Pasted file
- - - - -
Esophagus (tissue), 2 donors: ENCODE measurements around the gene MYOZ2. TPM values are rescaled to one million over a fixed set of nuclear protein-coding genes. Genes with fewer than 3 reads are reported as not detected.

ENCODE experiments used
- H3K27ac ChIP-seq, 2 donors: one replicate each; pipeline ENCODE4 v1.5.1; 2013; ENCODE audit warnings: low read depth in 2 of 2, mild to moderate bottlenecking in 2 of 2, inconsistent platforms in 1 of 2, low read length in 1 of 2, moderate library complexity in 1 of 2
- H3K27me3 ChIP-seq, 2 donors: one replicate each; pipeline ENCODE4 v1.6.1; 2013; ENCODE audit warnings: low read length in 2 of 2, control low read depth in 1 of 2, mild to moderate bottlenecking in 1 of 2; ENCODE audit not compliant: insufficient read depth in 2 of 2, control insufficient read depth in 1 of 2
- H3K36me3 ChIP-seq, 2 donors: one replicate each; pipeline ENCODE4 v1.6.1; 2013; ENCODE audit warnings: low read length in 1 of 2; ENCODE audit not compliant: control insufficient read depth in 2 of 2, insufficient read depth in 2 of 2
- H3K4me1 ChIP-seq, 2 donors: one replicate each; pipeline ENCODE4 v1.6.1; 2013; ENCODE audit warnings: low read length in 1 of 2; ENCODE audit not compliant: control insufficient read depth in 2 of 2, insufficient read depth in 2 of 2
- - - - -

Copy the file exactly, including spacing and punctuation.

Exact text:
Esophagus (tissue), 2 donors: ENCODE measurements around the gene MYOZ2. TPM values are rescaled to one million over a fixed set of nuclear protein-coding genes. Genes with fewer than 3 reads are reported as not detected.

ENCODE experiments used
- H3K27ac ChIP-seq, 2 donors: one replicate each; pipeline ENCODE4 v1.5.1; 2013; ENCODE audit warnings: low read depth in 2 of 2, mild to moderate bottlenecking in 2 of 2, inconsistent platforms in 1 of 2, low read length in 1 of 2, moderate library complexity in 1 of 2
- H3K27me3 ChIP-seq, 2 donors: one replicate each; pipeline ENCODE4 v1.6.1; 2013; ENCODE audit warnings: low read length in 2 of 2, control low read depth in 1 of 2, mild to moderate bottlenecking in 1 of 2; ENCODE audit not compliant: insufficient read depth in 2 of 2, control insufficient read depth in 1 of 2
- H3K36me3 ChIP-seq, 2 donors: one replicate each; pipeline ENCODE4 v1.6.1; 2013; ENCODE audit warnings: low read length in 1 of 2; ENCODE audit not compliant: control insufficient read depth in 2 of 2, insufficient read depth in 2 of 2
- H3K4me1 ChIP-seq, 2 donors: one replicate each; pipeline ENCODE4 v1.6.1; 2013; ENCODE audit warnings: low read length in 1 of 2; ENCODE audit not compliant: control insufficient read depth in 2 of 2, insufficient read depth in 2 of 2